It was moving to realise
Amanda Jaczkowski
Oct 24, 2015 Amanda Jaczkowski rated it it was amazing
The author did something interesting - he broke down the chapters by military grouping instead of purely chronological order. This made the book seem much more fast paced and less dry in comparison to other historical narratives.

There was some repetition in the chapters, and even within some paragraphs, which made it seem like the author may have been struggling to meet a minimum length requirement. Other than that, the entire book was well-written. It was fact laden, but stayed interesting.

Dec 03, 2013 Ellen rated it really liked it
Shelves: non-fiction, wwii
Super detailed work written on the subject of the Polish spirit to fight back in the face of adversary during WWII. From the first days before the German advance in 1939 through the determination of the Poles to fight back throughout the war either as a pilot in the Battle of Britain, infantrymen at Monte Cassino, or for the AK underground resistance throughout the war at home and the Warsaw Rebellion, Koskodan shows us time and again how the Polish fighters were driven to work tirelessly and ex ...more
Dec 21, 2009 DJ rated it it was amazing
This is an outstanding book about the largely ignored contributions of the Poles to the success of World War II. Young Americans of Polish descent especially should read this to get a grasp on what their people went through to survive the war and to make it to other parts of the world, like the US. The people mentioned in the book are not only peers of my own father, a couple of the men (who have since passed away) were his friends and members of his P.L.A.V. group.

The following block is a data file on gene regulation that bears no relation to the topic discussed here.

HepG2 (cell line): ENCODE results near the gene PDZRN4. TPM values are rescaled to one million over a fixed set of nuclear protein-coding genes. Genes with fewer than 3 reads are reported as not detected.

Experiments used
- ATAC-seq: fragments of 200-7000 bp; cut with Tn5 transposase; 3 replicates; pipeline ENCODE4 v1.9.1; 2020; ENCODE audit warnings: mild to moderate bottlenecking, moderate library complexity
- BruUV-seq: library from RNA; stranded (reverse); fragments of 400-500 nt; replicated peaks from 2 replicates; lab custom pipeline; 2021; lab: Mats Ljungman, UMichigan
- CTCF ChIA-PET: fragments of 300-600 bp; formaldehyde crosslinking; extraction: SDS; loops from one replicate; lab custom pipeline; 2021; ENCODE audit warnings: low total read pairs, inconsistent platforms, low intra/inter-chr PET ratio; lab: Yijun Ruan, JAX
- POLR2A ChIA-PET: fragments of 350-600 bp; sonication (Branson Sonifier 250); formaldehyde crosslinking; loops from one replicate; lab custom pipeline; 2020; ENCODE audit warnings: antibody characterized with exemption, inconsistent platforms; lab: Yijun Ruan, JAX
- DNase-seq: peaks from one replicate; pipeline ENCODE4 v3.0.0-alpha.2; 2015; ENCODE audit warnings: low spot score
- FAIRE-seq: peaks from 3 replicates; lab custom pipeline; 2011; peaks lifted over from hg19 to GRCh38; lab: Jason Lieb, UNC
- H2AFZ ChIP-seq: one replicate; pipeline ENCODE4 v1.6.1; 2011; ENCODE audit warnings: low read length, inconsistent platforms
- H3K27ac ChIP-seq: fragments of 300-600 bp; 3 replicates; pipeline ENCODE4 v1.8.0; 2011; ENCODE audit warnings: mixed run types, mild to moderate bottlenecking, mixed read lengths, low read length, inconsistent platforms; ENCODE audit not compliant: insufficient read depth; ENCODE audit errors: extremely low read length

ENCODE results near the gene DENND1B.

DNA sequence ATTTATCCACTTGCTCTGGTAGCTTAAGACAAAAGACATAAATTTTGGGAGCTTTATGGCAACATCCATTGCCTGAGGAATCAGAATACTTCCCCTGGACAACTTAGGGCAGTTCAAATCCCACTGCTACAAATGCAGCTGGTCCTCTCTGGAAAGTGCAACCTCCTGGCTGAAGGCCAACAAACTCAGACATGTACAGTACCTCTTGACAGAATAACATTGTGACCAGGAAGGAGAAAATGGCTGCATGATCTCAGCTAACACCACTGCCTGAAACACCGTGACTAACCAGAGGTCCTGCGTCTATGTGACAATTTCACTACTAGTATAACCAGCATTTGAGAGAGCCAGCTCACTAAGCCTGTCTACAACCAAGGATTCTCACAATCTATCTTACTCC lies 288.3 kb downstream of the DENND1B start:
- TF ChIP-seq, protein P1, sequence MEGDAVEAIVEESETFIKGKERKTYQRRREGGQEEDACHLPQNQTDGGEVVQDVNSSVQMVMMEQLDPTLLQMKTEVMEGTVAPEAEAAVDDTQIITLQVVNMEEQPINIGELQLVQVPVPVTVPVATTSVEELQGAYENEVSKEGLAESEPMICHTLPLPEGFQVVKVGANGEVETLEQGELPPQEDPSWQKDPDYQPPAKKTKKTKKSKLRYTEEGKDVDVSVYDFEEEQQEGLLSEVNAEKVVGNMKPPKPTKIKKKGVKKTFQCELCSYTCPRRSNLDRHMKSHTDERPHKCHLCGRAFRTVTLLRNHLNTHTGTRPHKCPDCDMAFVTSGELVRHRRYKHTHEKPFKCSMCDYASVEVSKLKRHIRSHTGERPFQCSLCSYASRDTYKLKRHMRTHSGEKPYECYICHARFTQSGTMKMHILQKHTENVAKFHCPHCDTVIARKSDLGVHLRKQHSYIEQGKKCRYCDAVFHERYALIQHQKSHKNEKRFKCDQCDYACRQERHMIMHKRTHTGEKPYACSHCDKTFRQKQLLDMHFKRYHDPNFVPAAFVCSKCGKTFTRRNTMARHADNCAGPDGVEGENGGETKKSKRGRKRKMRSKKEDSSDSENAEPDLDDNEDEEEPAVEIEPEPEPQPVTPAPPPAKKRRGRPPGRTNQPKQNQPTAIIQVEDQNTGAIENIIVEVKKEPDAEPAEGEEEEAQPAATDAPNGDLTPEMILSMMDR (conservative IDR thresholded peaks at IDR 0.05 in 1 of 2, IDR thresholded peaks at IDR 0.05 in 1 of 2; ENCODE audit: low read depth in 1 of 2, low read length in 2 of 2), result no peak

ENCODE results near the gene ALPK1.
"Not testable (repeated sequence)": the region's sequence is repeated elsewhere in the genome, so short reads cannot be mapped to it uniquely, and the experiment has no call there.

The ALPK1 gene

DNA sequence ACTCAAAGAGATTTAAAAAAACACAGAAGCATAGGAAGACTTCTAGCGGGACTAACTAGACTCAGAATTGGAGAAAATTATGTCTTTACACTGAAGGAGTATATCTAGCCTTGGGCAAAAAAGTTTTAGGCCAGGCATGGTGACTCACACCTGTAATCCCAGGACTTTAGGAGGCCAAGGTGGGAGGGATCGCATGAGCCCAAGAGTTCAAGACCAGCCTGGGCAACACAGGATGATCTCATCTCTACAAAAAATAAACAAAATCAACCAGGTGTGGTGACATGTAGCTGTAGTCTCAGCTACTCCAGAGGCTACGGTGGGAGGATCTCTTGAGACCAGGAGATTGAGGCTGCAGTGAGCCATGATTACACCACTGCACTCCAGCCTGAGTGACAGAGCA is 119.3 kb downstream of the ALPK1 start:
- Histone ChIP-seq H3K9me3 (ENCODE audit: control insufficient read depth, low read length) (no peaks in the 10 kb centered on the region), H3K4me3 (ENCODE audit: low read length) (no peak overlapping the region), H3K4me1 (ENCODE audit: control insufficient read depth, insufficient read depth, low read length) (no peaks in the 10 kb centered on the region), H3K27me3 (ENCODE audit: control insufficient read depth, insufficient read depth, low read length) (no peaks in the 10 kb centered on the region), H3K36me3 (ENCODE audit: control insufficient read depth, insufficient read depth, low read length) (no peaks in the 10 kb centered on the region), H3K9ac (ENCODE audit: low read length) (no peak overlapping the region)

We just don't know or underst
Nov 19, 2011 Ren rated it really liked it
Shelves: history, ww2
This book helps to straighten out the skewed perspective that developed after the war about Poland's tremendous contribution. It provides many interesting details and personal stories that make it all the more difficult to believe that an entire nation's efforts could be swept under the rug so easily. And more horrifyingly, that nation was then sold out and handed over post-war as some kind of bargain offering by the countries it had fought with and for. It's pretty unbelievable. The book seems ...more
Cario Lam
Mar 28, 2015 Cario Lam rated it really liked it  ·  review of another edition
They say history is written by the victors and the account of the Polish government and military during World War II is no exception. If I were to believe the history books I read as a student in school, one would think that the Polish military was wiped out in one felt swoop by the Germans in September of 1939. What the history books in school failed to mention is that the Poles fought the Germans in that September of 1939 while waiting for aid from the French and English that never came. So n ...more
Drew Zagorski
May 25, 2016 Drew Zagorski rated it it was amazing
Shelves: history, military
I've always been proud of my Polish heritage, but even more so after reading this book. I'm an avid reader of WWII history so had bits of many stories covered in Koskodan's book. But none have provided the detail and human side of the role that the Polish people played to the level that this book delivered. When you read this it reminds you of how absurd the politics were that resulted in the slicing up of Poland after the war. Yet despite that final blow the indomitable Polish spirit has contin ...more
Jan 14, 2013 Steve rated it it was amazing
A really great read. So little is taught and known in the US about the Polish who continued to fight during WWII. This book, the only one that I know of that covers the topic, really shows the true efforts of the Polish armed forces who fought in the beginning of WWII defending their own country, and then under other nations' flags, fighting for "our freedom and yours". Truly inspiring, and dispells pesky myths that won't go away.